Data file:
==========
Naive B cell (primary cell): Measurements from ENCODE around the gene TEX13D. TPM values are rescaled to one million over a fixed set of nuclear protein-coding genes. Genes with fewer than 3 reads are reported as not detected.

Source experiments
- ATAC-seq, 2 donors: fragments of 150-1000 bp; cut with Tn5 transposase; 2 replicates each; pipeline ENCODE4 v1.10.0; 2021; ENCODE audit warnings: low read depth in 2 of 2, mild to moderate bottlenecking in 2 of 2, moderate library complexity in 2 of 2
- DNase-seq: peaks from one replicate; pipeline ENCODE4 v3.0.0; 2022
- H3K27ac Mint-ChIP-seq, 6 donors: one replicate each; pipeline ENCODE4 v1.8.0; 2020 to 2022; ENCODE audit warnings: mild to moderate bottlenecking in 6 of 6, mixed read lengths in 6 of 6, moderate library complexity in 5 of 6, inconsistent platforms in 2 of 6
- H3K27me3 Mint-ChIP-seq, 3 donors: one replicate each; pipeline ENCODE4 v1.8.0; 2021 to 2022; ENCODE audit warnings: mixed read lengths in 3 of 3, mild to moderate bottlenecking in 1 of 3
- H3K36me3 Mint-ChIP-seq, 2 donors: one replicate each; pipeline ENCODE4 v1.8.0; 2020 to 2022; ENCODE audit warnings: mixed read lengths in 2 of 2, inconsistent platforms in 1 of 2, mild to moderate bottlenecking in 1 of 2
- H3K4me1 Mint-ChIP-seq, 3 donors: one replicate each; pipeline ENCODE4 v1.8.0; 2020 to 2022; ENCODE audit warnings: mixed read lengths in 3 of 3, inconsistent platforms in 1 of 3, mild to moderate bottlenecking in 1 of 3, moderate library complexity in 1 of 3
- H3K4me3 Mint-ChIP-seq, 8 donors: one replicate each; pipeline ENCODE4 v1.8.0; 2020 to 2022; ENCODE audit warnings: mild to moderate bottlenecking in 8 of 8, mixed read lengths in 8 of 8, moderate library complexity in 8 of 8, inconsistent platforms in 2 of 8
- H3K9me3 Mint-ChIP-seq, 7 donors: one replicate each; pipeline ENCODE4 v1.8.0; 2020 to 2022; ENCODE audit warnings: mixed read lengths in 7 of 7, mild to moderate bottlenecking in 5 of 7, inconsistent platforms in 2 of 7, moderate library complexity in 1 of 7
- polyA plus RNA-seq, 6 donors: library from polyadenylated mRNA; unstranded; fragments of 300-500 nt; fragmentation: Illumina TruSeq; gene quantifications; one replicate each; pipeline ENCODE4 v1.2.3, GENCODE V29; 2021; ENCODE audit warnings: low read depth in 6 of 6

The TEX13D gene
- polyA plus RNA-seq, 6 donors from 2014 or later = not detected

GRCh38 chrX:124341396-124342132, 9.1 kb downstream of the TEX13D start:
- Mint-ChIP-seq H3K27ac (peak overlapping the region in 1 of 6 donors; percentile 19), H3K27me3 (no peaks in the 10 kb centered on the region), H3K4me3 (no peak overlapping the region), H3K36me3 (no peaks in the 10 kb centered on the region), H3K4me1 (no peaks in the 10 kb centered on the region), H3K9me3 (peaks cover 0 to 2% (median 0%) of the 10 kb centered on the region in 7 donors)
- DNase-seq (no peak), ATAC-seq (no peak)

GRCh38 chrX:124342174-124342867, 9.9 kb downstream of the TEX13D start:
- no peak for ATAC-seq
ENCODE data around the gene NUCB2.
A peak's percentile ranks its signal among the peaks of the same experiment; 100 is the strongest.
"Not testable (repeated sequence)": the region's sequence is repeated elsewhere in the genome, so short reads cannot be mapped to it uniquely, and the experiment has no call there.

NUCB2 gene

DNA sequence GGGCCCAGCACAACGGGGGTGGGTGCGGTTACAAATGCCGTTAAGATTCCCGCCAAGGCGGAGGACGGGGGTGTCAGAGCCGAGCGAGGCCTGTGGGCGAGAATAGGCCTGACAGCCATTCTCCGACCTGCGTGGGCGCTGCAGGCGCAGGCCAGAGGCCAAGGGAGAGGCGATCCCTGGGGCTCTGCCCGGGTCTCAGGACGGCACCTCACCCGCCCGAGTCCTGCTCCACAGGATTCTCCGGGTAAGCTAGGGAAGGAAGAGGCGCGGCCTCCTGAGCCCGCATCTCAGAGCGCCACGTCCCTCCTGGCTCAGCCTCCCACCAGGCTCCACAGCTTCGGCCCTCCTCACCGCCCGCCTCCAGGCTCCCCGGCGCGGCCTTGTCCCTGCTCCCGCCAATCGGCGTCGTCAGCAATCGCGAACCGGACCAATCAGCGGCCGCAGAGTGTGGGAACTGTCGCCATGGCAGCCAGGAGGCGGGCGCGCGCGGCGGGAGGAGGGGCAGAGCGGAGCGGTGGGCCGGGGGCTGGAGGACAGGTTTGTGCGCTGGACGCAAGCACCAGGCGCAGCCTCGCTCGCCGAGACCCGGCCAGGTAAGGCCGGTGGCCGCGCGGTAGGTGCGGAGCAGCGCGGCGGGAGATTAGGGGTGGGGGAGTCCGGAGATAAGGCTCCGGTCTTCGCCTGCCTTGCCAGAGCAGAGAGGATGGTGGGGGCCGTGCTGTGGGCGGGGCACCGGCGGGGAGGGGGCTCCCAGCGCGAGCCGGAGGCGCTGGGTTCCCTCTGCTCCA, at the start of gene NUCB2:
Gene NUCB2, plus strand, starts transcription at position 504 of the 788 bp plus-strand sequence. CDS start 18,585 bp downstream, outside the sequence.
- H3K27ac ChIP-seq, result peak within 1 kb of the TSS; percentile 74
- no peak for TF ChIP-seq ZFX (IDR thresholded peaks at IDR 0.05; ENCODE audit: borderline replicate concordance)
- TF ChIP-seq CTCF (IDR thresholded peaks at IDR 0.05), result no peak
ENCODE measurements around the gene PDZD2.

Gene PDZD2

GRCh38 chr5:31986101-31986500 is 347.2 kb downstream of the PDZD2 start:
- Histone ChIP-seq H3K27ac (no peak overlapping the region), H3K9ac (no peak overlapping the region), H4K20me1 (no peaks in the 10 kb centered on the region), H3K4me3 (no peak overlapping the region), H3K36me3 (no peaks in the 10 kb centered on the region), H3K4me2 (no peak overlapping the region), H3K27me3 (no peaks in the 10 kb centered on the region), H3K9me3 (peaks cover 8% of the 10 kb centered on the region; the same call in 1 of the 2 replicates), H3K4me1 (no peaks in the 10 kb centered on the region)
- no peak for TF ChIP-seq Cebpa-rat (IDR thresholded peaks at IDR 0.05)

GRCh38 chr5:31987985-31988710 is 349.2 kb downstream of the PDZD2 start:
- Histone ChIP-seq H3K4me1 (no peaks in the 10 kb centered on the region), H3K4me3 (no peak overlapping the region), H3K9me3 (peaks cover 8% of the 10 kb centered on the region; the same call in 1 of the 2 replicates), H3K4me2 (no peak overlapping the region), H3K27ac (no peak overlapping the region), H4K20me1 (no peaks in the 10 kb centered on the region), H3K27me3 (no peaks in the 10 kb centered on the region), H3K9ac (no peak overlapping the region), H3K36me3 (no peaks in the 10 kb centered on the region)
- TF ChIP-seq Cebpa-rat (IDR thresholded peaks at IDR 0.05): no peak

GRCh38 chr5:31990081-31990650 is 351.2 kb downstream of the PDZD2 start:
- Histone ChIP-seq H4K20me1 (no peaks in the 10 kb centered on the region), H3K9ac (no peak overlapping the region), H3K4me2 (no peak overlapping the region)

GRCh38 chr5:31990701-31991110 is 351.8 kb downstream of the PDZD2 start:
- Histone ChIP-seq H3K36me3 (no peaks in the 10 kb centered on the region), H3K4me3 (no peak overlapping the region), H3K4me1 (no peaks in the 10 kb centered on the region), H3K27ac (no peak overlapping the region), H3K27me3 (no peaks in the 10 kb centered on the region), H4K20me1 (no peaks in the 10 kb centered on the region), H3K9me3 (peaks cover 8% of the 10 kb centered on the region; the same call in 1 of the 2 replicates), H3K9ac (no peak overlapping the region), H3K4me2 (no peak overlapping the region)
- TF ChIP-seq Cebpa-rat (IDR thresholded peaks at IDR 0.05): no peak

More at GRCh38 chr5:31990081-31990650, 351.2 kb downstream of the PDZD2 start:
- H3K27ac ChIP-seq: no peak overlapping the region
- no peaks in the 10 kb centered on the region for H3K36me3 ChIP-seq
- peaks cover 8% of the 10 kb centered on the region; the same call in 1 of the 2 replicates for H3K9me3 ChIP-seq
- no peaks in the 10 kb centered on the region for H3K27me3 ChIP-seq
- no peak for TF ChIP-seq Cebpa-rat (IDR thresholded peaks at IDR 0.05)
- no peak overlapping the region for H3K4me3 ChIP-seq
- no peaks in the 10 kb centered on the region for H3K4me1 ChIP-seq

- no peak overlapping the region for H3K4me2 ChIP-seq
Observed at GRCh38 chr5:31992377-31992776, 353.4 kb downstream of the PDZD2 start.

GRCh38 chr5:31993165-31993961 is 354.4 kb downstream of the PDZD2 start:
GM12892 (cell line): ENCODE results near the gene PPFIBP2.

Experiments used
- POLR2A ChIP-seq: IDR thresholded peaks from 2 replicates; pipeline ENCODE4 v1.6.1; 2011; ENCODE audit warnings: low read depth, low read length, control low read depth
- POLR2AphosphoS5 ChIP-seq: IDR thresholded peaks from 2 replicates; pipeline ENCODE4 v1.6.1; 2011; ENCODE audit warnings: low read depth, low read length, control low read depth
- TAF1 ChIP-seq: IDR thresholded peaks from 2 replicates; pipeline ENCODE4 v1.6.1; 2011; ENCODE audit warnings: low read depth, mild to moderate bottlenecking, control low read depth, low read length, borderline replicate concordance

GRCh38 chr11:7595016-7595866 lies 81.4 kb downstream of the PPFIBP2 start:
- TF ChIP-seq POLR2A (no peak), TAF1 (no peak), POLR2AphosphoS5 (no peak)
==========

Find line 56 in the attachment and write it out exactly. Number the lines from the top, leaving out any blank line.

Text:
- TAF1 ChIP-seq: IDR thresholded peaks from 2 replicates; pipeline ENCODE4 v1.6.1; 2011; ENCODE audit warnings: low read depth, mild to moderate bottlenecking, control low read depth, low read length, borderline replicate concordance